Design by Emily Irwin/AS Publicity Center

Evan Marczynski/The AS Review

Nearly 40 years ago, over 5 million men, women and children were exposed to Agent Orange, the most widely used chemical agent in the U.S. military’s campaign of herbicidal warfare during the Vietnam War.

For many of the people that came into contact with Agent Orange, problems from their exposure are still a daily reality.

At 7 p.m. on May 11 in AIC Academic West room 204, the AS Social Issues Resource Center, along with the Vietnamese Student Association, will present a free event titled “The Legacy of Agent Orange and the Vietnam War.”

The keynote speaker is Pham The Minh, a Vietnamese activist who is calling for justice for the victims of the U.S. military’s use of Agent Orange during the war.

Minh’s parents lived in the Quang Ti province of Vietnam while the conflict raged around them. The province was subject to some of the most intense spraying of Agent Orange throughout the entire war.

Like thousands of other Vietnamese children whose parents were exposed to the chemical agent, Minh was born with severe deformities in both of his legs and a variety of other health problems.

The event is part of a U.S. speaking tour, which Minh began in April, that is aimed at raising awareness about the legacy of Agent Orange and the effects its use still has on people living in Vietnam today.

Also speaking with Minh is Nguyen The Hein, a representative from the Vietnamese Association for Victims of Agent Orange. Hein will talk about the efforts currently taking place in Vietnam and around the world to assist victims, especially women and young children, who are facing dire health issues.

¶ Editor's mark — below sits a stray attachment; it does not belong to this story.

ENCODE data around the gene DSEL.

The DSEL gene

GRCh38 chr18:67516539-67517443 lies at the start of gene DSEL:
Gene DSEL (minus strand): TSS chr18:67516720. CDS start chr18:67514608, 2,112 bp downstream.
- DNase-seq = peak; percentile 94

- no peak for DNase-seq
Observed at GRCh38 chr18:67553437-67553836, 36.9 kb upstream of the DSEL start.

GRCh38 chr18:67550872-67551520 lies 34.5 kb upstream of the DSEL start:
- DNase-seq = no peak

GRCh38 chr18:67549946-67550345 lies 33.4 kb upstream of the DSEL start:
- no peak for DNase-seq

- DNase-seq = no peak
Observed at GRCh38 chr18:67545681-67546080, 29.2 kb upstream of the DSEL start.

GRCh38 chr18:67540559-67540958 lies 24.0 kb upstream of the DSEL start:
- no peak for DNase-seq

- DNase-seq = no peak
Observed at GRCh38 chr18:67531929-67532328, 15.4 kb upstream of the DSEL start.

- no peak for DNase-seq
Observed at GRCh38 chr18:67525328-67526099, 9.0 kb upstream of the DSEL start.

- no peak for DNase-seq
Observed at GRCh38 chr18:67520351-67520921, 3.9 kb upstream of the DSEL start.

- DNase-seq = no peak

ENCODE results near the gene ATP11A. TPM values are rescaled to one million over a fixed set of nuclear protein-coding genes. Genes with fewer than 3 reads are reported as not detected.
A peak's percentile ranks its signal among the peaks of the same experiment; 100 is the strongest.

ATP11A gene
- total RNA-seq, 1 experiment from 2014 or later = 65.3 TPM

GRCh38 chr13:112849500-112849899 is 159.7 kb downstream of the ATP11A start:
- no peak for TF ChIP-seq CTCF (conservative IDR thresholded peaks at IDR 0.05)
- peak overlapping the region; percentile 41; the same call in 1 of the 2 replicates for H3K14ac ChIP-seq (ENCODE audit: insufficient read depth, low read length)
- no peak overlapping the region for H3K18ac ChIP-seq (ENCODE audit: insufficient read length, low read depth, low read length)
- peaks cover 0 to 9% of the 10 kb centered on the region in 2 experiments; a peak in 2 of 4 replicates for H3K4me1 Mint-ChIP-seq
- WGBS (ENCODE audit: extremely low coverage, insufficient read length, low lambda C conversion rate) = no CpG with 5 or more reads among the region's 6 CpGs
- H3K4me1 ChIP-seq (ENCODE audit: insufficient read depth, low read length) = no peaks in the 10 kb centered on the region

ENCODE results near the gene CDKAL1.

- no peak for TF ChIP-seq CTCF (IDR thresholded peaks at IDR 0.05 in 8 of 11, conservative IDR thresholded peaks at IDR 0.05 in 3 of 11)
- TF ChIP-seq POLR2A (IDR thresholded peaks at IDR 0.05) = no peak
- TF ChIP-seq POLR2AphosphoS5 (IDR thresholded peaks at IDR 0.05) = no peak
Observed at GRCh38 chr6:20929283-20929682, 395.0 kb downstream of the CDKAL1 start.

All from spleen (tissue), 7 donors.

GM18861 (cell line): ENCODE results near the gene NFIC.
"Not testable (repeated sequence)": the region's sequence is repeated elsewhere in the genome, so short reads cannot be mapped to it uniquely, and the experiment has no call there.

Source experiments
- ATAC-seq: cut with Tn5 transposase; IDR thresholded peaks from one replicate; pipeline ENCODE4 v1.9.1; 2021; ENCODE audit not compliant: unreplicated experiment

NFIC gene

Joining Minh and Hein is Merle Ratner, a Vietnam War veteran and coordinator of the U.S.-based Vietnam Agent Orange Relief and Responsibility Campaign, an international coalition working for justice for the victims of Agent Orange.

AS Social Issues Resource Center Assistant Coordinator Alekz Wray said the goal of the event is to raise awareness about the ongoing struggle of activists who are pushing the U.S. government to pay restitution to victims of Agent Orange exposure and to clean up the areas of Vietnam that have been damaged environmentally from the use of the chemical.

Wray said the controversy surrounding the U.S. military’s use of Agent Orange during the Vietnam War is still an issue that has yet to be fully addressed and the victims of its use are still feeling the effects of the chemical more than 40 years after the war ended.

“It is something that is still really important,” he said.

Wray said his grandfather served in the Vietnam War and was one of the U.S. servicemen sprayed with Agent Orange. Wray’s grandfather returned from the war suffering from severe heart problems and just a few years later passed away.
Wray said his grandfather believed his exposure to Agent Orange was the cause of his health problems.

“A lot of American veterans who were in Vietnam also experienced Agent Orange in a very personal way,” he said. “They have a lot of stories to tell.”

Vi Dang, president of the Vietnamese Student Association, said in an e-mail that the VSA decided to cosponsor the event because the club had never brought a speaker to campus before and they felt this was an excellent opportunity to reach out to the Bellingham community and especially Vietnamese residents that are aware of the controversy surrounding Agent Orange.

Dang also said the club wanted to bring speakers that would talk about the continuing effects of the use of Agent Orange in Vietnam because they noticed a lack of awareness about the issue on campus.

“Even though it’s in the past, we would like to show everyone what it is and there are people [that] are still affected by it,” Dang wrote. “It’s not something that is being talked about very often.”

Wray said he also wants students to come to the event to gain a deeper understanding of the Vietnam War and the controversies and issues surrounding the conflict.

“I just want people to take away a greater understanding of the history of the Vietnam War,” Wray said. “People are still suffering from its effects.”